I felt rejuvenated and renewed by the dream.  It strengthened my desire to find out more about my father. The compulsion to learn more would be met by a concerted and intentional effort to dig for answers.

A deeper spiritual reality emerged from the dream.  In addition to God’s giving me a glimpse of what my earthly father was like, He gave me a clearer understanding of my Heavenly Father.  It was almost as if God, Himself, put His arms around me and gently whispered, “Now will you believe that I have taken care of you for all these years, and that I will always take care of you?  Will you believe that I hold you in the palm of My hand and that I have wonderful plans for your life?  Will you believe that I have always been your Father, and my promise to you is that everything will be all right?”

The Dream is as vivid in my mind today as it was twenty-two years ago.  Each time I recall it, even now, I am moved to tears.  Although it would take a few years to come to fruition, my quest to find the truth would primarily be powered by this incredible dream.

 

 

The Dean of Grace

DeanWilson2

Dean Larry Wilson, circa 1980

In recent days, our beloved Alma Mater, Montreat College, has been in the local news, primarily due to a potential merger with another university. In the end, the merger failed to materialize, which has relieved many in the Montreat family of faculty, students and alumni.  It has put Montreat on the front burner of all of our minds, and has caused me to recall even more treasured memories, especially in the light of my previous post concerning father figures.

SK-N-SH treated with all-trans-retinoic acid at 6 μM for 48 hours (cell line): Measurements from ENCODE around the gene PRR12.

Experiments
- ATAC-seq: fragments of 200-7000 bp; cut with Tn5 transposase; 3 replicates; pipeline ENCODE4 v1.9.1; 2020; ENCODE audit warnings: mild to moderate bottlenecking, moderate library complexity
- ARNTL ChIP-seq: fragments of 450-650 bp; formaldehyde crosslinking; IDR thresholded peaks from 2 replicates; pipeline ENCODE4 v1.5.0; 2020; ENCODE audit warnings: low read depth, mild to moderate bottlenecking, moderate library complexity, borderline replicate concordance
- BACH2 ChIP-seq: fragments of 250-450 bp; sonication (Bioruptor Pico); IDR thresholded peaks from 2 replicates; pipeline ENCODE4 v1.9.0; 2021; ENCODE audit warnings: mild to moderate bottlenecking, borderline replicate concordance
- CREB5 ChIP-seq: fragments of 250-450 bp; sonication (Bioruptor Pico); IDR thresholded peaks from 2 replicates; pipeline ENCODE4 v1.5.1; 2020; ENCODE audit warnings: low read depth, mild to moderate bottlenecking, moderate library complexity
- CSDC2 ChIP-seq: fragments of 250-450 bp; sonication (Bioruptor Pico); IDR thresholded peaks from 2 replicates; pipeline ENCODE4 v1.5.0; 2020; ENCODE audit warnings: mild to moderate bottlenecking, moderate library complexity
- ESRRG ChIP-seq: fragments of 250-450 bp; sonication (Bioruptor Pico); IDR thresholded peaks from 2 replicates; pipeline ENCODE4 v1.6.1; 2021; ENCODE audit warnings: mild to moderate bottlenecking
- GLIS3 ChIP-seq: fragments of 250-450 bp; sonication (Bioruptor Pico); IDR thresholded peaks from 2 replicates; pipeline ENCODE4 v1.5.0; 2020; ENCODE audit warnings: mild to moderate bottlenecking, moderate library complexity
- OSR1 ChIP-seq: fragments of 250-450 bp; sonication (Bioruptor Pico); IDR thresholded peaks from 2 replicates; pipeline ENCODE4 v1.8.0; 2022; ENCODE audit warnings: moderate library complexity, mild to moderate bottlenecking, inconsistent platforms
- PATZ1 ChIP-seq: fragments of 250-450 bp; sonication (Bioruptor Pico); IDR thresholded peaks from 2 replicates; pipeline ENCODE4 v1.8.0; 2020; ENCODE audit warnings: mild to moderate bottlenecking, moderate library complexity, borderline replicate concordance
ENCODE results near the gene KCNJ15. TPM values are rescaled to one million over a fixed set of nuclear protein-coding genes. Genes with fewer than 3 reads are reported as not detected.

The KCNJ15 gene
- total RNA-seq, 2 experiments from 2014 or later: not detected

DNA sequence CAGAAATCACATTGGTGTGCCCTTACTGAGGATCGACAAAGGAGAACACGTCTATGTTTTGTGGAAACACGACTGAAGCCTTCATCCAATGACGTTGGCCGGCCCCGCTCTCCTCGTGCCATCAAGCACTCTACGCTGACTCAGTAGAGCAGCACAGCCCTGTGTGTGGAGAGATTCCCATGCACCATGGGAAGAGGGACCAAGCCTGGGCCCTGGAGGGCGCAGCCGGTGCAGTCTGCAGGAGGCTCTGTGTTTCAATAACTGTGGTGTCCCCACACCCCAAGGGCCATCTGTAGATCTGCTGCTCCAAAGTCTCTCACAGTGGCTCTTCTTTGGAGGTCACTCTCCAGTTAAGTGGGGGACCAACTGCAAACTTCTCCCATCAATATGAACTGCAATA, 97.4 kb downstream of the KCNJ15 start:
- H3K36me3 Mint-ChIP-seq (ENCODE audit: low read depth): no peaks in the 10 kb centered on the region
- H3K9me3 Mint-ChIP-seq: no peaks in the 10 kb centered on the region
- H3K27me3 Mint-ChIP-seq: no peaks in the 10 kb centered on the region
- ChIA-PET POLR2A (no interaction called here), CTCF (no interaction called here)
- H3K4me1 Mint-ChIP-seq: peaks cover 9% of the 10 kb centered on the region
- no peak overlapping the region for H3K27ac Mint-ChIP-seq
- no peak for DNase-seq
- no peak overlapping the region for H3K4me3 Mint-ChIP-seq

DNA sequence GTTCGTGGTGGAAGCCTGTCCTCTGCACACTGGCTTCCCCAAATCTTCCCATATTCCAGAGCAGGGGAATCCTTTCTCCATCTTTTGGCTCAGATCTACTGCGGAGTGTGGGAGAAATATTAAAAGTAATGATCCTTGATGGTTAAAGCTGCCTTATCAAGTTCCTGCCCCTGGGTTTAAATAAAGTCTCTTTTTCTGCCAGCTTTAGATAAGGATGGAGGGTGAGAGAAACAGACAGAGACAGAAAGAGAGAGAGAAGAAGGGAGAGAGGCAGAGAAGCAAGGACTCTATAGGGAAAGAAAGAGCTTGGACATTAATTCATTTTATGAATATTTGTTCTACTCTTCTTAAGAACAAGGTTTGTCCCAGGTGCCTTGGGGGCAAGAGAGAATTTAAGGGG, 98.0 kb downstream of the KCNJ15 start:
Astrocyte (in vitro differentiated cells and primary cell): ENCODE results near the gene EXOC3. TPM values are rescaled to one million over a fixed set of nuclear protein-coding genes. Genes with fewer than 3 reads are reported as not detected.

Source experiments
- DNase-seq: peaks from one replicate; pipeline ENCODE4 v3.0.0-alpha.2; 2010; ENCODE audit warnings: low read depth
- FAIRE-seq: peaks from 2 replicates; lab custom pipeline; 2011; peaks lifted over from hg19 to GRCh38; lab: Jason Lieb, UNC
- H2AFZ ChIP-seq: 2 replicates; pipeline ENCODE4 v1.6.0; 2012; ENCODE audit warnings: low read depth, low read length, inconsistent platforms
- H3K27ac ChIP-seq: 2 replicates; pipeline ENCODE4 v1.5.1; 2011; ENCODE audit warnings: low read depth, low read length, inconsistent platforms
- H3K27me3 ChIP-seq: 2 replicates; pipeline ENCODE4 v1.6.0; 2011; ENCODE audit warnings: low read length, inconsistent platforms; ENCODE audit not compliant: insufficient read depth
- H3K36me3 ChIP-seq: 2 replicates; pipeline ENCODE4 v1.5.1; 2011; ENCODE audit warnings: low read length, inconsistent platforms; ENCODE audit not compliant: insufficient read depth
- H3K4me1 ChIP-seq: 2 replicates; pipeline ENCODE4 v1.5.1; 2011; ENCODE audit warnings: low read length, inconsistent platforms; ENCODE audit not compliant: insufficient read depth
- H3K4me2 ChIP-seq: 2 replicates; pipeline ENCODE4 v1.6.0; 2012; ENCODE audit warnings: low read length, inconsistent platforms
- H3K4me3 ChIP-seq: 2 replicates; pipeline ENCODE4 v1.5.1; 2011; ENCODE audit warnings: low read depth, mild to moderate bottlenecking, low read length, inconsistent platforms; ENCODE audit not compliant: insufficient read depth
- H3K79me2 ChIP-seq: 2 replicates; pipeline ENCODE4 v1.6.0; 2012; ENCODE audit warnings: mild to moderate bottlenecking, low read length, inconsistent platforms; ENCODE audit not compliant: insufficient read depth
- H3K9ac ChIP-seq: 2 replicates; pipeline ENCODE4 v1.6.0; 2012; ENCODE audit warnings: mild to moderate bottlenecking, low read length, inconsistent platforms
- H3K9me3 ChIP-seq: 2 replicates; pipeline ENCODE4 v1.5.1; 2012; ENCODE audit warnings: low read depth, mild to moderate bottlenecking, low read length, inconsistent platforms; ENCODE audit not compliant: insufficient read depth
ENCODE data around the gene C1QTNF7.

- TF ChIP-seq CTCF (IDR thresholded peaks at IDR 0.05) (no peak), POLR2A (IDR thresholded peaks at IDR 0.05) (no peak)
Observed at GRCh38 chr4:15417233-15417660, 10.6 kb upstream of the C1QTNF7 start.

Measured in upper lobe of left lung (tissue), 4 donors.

During the years I attended school at Montreat, Dr. Larry Wilson was the Dean of Students.  Dean Wilson was and still is a solid man of the highest degree of Christian integrity.  He was very visible among the college community, and had the gift and ability to engage the student body in an affirming and encouraging way.  Square dances were a regular part of student activities, and Dean Wilson was always there, calling the square dances along with the Stoney Creek Boys.  Part of his role as the Dean of Students at Montreat was to keep law and order, and to see that all of the students were treated fairly and responsibly by each other, as well as by the faculty and staff.  He was also in charge of appointing all of the RA’s in every dorm and making sure all of the dorm residents practiced civility.  Dean Wilson had the right balance of toughness and grace, and he garnered the respect of everyone on campus.